Busy or Burned Out? Questioning Society's Obsession with Constant Busyness

Do you remember when you decided that being busy is a good thing?

I do. 

While I grew up I always had my personal space physically and I am grateful for that. However, having space as a person is another story.

I am not born into the culture of parenting where the child is asked or checked in with about what she really wants to do or not to do. We had to flow with the family whether we liked it or not.

I remember sitting at loooong family visits where everybody spoke in a language that I didn't speak. So I just sat and smiled when needed and sat some more. 

Don`t get me wrong, I had lots of quality time in my introverted life; I read like a maniac, drew and wrote occasionally, created little dance routines inspired by my favorite artists, and had long phone calls with friends. 

Society and Constant Busyness

However they all felt like a luxury that I get to have whenever I get a chance rather than my ` right ` and could be interrupted at any time whether I liked it or not.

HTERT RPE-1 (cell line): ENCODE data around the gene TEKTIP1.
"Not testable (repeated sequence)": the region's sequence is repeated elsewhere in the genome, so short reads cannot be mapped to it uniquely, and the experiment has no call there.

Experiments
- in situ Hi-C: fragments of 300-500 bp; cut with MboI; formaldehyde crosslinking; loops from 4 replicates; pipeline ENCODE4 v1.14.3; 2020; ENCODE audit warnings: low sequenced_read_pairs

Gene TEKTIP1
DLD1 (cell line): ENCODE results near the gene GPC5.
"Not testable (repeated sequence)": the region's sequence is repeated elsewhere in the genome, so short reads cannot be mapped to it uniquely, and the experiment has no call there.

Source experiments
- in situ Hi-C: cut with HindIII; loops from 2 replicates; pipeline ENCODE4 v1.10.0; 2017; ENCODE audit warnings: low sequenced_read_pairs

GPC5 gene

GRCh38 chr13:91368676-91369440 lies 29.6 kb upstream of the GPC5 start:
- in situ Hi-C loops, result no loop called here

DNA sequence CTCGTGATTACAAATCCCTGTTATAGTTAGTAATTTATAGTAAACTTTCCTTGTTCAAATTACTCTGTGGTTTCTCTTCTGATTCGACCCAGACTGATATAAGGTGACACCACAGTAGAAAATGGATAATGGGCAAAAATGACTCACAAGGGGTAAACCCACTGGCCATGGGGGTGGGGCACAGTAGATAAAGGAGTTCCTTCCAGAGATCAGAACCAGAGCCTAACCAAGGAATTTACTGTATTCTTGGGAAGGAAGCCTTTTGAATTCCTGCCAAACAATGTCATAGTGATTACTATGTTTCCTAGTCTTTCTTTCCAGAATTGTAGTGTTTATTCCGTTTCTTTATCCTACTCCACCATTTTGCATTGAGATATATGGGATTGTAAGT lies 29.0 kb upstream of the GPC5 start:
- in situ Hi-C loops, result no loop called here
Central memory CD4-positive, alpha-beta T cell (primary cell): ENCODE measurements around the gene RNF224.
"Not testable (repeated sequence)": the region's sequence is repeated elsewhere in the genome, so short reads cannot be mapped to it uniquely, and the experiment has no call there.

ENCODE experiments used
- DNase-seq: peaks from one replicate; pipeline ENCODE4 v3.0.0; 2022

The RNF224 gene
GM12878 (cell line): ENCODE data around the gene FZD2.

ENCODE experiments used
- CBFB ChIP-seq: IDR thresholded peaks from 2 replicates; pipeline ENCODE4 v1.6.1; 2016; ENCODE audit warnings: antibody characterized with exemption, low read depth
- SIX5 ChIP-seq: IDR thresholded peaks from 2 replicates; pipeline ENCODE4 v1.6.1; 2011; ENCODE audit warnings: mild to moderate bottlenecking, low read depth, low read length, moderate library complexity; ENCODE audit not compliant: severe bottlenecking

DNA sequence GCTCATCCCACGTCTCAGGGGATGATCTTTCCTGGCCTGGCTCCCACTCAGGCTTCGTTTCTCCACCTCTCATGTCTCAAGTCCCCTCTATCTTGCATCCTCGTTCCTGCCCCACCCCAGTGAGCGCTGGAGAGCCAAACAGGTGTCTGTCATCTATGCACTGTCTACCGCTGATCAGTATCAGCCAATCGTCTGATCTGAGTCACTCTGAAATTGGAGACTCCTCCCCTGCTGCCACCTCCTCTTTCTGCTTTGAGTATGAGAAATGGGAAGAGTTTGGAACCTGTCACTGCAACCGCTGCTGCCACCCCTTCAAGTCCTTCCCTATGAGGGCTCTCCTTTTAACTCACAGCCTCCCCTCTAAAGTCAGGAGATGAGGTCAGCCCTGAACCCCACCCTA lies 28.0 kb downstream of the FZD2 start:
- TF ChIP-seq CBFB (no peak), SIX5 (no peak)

Then I found the magic word that gave me all the personal space I needed. ` busy `. 

My father was always excused for missing a dinner or a family occasion because he was busy with work. Then I noticed that this applies not just to my father but everyone else around me. When somebody is busy with something ` serious ` like work or study then they get a green pass. 

So I got busy.

I remember that I wasn't necessarily the best in my early years at primary school. But the more my need for my privacy increased the more successful I became. Not the only reason of course, I cannot put aside my ambitious parts. However the freedom of staying in to study instead of doing something I had absolutely no interest in rocked!

As life went on, I witnessed again and again how working like a dog gets you a pass whereas taking care of your personal needs is considered unimportant and even selfish; therefore looked down to. 

Finding Balance in a Busy World

No wonder that studies show 75% of workers experience burn-out; managers more likely, if not slightly more so. 

As a self-led entrepreneur, to this day I still feel the tension between the two polarities of martyrdom and self-centeredness. Their balance is the golden middle path I am trying to walk on. This quest is teaching me precious lessons and is profoundly liberating.

There are many more ingredients to the recipe of burn-out that I will get into but let's start with this.

When did you decide to be busy? 

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